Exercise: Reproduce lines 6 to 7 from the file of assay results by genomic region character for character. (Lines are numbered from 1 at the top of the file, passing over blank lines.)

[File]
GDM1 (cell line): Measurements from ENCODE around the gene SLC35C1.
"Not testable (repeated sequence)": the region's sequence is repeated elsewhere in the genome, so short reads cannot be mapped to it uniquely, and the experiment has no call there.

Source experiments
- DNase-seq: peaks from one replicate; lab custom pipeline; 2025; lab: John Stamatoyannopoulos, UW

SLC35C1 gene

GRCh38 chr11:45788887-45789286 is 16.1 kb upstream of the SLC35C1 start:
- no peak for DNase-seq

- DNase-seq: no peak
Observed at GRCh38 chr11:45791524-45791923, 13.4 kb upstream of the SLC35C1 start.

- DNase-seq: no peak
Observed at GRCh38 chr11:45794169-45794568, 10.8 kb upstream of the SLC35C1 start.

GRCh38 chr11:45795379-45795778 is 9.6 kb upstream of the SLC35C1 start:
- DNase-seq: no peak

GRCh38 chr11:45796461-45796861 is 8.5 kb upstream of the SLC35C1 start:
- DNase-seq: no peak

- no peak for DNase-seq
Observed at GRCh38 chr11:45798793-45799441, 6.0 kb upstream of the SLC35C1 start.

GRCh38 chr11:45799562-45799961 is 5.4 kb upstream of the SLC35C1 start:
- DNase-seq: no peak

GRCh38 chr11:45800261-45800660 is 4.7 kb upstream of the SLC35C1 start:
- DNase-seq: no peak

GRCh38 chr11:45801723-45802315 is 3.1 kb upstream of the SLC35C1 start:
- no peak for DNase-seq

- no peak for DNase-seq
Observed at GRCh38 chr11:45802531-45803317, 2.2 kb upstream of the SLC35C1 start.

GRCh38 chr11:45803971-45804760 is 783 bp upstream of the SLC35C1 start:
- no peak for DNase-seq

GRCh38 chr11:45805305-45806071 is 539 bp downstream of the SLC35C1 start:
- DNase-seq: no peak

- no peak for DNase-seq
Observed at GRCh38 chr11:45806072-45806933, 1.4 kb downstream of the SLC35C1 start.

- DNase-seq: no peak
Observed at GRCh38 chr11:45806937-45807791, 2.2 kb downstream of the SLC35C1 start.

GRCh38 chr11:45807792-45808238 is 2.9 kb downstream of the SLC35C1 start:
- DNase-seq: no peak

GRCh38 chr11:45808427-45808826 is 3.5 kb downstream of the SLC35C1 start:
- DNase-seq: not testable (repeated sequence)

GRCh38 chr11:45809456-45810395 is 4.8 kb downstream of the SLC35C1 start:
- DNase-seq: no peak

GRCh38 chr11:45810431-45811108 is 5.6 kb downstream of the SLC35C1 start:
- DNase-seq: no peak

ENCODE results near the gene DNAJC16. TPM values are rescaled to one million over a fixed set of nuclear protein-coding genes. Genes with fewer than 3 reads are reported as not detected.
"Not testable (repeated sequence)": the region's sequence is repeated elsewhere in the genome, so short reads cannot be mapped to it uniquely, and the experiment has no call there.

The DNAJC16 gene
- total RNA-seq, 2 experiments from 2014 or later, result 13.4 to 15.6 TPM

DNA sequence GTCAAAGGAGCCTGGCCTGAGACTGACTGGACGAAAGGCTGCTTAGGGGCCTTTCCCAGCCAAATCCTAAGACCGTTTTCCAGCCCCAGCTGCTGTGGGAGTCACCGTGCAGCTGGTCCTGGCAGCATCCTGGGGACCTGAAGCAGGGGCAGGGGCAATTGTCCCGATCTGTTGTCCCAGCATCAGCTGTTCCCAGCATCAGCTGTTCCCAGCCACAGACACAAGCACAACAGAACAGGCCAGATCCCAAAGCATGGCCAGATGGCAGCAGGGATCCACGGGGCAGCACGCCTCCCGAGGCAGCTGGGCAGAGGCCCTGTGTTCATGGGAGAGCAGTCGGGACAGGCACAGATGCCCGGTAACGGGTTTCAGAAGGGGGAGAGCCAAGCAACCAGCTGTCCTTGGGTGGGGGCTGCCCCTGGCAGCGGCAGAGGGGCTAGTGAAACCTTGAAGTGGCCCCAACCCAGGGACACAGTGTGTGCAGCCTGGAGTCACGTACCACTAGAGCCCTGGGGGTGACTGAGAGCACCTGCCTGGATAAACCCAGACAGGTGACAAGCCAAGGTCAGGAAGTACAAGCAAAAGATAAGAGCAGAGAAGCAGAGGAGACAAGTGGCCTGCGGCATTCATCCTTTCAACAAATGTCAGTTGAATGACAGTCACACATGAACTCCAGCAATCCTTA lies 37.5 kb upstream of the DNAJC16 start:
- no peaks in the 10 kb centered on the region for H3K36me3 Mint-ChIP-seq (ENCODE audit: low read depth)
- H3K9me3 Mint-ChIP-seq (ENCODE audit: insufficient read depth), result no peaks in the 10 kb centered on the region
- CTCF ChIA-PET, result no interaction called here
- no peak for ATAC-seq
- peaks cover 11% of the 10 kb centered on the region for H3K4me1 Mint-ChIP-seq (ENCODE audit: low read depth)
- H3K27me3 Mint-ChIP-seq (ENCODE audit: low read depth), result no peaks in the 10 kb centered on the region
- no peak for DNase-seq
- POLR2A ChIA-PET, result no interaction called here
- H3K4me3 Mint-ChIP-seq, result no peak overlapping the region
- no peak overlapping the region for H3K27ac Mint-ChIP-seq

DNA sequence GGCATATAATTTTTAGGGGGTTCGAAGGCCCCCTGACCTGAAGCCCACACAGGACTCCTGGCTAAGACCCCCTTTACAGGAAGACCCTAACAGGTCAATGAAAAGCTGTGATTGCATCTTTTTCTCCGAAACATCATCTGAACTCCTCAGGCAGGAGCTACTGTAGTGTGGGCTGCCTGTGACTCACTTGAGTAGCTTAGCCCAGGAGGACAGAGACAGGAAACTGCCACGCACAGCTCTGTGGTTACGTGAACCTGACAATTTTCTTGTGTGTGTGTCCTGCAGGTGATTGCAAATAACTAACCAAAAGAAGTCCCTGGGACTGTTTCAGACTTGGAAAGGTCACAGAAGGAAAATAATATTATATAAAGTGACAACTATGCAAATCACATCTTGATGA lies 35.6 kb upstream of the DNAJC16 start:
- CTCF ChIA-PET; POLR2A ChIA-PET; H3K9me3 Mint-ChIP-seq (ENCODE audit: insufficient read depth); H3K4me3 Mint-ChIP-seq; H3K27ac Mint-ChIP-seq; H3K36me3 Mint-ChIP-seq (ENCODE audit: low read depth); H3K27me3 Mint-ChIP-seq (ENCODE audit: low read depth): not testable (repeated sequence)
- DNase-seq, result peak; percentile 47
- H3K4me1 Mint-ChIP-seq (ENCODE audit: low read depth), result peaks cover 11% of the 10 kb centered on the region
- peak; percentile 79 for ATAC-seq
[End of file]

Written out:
GRCh38 chr11:45788887-45789286 is 16.1 kb upstream of the SLC35C1 start:
- no peak for DNase-seq